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Re: Woodinville Shops

Postby rkcarguy » Tue Aug 29, 2017 6:29 pm

Glen, feel free to visit your local laser cutter. Ours has been a valuable resource for free lumber. The sheets of metal they receive come on nice big pallets with 4x4's and/or 2x6's in the 8' to 12' long range. It's pallet grade stuff for sure, but its great for a trestle. Our local cutter was stacked 6' high and 4 rows deep, and was happy to get rid of a truckload which I used for another project and some campfire wood.

Glenn Brooks
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Joined: Mon Nov 10, 2014 1:39 pm
Location: Woodinville, Washington

Re: Woodinville Shops

Postby Glenn Brooks » Wed Sep 06, 2017 11:25 pm

Decided to revisit this post and add photos that show the layout a little better.

All but one of the footings and mud sill foundations for the trestle are poured and set. And 5 of the 6 mud sills are in place. I think I have exhausted my enthusiasm for pouring concrete. 30 bags of cement and motar mix so far. Soaks into the earth like water on a sponge.

The little stakes in the pictures mark the ROW centerline. My major learning point from this trestle building thus far, is that everything depends on establishing and rigorously measuring from the centerline -e.g. The exact middle of the track. Height of bent, curve radius, positioning of footings, future location of the ties and trestle structure even the positioning of the rails, all orients around the centerline. I stumbled on this quite by accident, trying repeatedly to fix the curvature and elevation of the bed as I excavated footings and laid in the concrete and blocks. I have reset the centerline stakes maybe 8 or 10 times so far. Once more will fix the exact height of the bents - so the trestle structure will lay at grade, with 1/2" of superelevation around the outside rail.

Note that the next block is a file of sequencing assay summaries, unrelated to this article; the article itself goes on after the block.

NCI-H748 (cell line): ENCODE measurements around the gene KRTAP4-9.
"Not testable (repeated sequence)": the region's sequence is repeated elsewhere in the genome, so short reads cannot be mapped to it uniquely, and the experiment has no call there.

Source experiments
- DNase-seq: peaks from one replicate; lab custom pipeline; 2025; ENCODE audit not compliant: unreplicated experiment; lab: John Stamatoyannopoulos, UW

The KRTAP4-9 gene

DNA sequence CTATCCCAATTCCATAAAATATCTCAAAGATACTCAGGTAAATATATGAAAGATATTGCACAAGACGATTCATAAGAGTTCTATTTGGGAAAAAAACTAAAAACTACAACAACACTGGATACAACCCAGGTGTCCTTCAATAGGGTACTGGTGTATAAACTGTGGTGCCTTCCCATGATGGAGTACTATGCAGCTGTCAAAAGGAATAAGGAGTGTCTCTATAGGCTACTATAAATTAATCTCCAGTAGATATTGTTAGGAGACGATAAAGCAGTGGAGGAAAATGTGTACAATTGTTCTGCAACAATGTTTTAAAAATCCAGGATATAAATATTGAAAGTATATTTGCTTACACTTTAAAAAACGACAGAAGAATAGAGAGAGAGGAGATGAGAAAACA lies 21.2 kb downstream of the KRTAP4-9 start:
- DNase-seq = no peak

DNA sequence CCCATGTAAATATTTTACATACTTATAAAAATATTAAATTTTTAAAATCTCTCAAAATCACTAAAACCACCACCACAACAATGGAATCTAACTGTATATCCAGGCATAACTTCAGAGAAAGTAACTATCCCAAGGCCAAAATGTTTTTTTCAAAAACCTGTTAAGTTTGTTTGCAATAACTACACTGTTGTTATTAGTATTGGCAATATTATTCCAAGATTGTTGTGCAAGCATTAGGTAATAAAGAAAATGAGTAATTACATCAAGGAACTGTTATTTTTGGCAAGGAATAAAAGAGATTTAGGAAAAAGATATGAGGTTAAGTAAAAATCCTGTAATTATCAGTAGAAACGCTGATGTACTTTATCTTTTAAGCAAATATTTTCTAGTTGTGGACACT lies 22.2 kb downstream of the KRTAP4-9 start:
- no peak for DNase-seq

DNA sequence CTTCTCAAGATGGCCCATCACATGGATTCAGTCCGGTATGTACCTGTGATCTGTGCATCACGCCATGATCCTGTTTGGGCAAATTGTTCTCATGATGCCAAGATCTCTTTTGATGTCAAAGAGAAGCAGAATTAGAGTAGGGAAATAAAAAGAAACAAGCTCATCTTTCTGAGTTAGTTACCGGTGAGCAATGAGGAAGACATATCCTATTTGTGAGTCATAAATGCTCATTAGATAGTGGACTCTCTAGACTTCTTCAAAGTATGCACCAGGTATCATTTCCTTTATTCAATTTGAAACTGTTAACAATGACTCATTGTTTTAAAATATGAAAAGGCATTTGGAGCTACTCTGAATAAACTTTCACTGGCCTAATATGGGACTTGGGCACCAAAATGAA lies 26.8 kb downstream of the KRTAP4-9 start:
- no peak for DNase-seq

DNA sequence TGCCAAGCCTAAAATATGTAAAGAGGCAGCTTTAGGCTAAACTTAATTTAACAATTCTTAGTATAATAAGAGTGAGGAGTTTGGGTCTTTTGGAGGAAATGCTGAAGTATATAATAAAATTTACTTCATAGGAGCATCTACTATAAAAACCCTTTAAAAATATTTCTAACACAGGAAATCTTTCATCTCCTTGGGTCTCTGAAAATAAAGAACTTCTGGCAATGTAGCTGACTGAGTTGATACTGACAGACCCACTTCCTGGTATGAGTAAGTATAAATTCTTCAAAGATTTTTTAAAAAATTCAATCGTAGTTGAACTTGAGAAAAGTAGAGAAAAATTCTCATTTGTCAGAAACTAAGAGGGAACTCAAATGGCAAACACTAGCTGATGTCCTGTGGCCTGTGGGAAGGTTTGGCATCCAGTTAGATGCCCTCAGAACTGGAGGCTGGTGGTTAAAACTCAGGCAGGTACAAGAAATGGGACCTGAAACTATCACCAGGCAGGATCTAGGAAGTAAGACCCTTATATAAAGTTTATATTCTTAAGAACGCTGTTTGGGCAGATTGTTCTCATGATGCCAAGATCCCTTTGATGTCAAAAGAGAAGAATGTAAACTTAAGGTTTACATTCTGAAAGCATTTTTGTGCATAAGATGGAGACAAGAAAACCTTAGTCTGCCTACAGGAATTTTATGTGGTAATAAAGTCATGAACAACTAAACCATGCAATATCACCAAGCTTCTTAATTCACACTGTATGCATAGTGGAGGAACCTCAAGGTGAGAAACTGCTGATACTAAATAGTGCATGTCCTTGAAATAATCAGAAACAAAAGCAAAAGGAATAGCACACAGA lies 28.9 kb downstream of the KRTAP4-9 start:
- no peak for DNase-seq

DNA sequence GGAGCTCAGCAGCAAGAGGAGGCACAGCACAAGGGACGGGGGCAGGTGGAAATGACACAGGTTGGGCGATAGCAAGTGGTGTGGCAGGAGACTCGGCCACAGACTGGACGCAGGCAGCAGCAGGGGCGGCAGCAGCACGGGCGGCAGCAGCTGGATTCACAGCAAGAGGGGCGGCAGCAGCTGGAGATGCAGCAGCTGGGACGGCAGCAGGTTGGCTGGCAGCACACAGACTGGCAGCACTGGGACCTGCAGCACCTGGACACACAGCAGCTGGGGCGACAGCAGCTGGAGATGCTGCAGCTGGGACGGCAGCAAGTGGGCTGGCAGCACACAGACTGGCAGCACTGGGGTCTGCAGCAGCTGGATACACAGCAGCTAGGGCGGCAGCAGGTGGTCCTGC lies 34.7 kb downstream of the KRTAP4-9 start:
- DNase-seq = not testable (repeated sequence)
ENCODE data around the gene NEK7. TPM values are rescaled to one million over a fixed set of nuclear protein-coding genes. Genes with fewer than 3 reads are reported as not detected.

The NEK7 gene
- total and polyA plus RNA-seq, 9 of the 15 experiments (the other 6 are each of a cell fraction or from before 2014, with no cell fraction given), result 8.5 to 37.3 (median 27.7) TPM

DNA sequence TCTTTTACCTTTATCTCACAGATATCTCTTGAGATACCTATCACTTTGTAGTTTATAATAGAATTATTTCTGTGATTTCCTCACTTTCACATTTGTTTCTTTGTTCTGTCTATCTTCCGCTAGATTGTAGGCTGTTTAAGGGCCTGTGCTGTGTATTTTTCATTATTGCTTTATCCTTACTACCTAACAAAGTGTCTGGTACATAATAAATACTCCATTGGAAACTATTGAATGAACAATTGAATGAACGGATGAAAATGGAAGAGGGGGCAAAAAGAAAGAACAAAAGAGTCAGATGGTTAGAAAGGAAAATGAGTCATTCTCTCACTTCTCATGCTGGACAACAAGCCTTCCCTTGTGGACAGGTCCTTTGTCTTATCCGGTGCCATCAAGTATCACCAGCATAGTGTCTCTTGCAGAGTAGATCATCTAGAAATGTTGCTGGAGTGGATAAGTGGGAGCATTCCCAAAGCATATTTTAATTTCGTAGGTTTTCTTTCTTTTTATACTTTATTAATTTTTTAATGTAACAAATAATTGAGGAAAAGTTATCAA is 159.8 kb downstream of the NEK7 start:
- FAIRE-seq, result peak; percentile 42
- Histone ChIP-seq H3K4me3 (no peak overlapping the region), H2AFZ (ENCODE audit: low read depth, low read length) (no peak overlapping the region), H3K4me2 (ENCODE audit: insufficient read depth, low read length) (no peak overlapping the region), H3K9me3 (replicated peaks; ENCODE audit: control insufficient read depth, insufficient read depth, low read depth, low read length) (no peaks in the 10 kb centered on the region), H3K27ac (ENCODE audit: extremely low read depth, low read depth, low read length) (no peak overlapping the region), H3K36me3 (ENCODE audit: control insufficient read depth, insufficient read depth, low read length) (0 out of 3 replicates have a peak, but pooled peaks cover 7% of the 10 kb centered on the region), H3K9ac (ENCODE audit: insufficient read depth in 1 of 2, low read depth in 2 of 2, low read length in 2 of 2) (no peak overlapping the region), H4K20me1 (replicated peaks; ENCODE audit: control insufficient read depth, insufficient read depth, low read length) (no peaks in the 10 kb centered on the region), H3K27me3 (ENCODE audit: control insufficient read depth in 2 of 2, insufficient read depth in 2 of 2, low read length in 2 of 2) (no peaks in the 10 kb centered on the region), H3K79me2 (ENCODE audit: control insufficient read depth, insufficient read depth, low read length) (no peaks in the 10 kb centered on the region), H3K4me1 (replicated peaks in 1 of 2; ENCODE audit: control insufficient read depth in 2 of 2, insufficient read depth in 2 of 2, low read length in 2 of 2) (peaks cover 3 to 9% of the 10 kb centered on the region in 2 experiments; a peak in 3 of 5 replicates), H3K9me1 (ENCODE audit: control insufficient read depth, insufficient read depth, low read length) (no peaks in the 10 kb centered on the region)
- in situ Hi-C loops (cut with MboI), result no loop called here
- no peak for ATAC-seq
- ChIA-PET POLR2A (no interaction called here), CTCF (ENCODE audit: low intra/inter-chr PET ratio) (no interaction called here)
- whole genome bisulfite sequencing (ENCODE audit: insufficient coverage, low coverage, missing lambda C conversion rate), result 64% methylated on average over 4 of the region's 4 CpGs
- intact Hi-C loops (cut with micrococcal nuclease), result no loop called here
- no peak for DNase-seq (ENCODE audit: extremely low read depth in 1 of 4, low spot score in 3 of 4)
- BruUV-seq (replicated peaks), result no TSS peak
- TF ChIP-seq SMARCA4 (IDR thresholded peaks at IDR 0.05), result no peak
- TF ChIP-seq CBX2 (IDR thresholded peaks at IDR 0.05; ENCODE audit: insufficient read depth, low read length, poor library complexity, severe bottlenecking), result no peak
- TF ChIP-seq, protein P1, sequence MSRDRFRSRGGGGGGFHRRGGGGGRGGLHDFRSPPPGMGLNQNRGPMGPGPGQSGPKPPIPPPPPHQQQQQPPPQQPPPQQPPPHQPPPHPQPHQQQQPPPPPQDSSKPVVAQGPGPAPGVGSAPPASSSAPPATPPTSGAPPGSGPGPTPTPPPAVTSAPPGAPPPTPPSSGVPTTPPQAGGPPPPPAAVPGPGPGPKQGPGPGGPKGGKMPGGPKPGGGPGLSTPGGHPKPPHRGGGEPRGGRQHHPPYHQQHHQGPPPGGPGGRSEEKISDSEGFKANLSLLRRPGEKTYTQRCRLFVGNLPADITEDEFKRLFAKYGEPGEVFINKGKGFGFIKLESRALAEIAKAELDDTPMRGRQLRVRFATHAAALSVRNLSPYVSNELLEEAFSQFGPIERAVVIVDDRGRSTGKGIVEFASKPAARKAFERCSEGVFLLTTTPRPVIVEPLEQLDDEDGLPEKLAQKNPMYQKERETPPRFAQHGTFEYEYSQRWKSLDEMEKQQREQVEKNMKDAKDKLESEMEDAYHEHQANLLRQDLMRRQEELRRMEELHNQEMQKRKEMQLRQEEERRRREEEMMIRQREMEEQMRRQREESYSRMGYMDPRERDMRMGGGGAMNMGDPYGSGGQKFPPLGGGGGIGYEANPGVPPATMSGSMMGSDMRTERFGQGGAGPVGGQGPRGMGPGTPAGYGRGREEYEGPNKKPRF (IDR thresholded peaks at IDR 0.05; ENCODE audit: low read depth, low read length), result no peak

IMG_3462.JPG


Today, finished up setting some Craig's list freebie 80# retaining wall blocks on the intermediate slope of the hill adjacent to the southern revetment.

IMG_3471.JPG


The real cost is carrying these down the hill and lifting 4 times each to set and level in place! Good for a hundred years, hopefully. Wonder what the homeowner will think in 2117 when they clear out all the blackberry bushes and find these footings, moss covered and stoic, laying across my "Grand Canyon".

In the photo below, the white stakes at the top of the photo, mark the centerline of a small earthen island I decided to build up, to anchor the trestle at mid point. I plan to span the far side with a shorter section of clear span bridge - probably 8 to 10' of welded I beam structure, anchored to the north revetments and the far side of the island. A bit more work but I was running out of materials. The island eliminates need for four additional bents and footings.

IMG_4278.JPG


Just had a flash! Maybe I could plant a 'time capsule' beside one of the bents. Throw in a drawing and some photos on a flash card or disk, some railroad spikes, and a few spare parts. Make a real treasure chest out of it, and mark it with a capstone! Something obvious, like "Dig here for Treasure!"

In fact, we could bury this thing during the Golden Spike Ceremony. Ahahaha. Love doing this stuff.

Technical notes: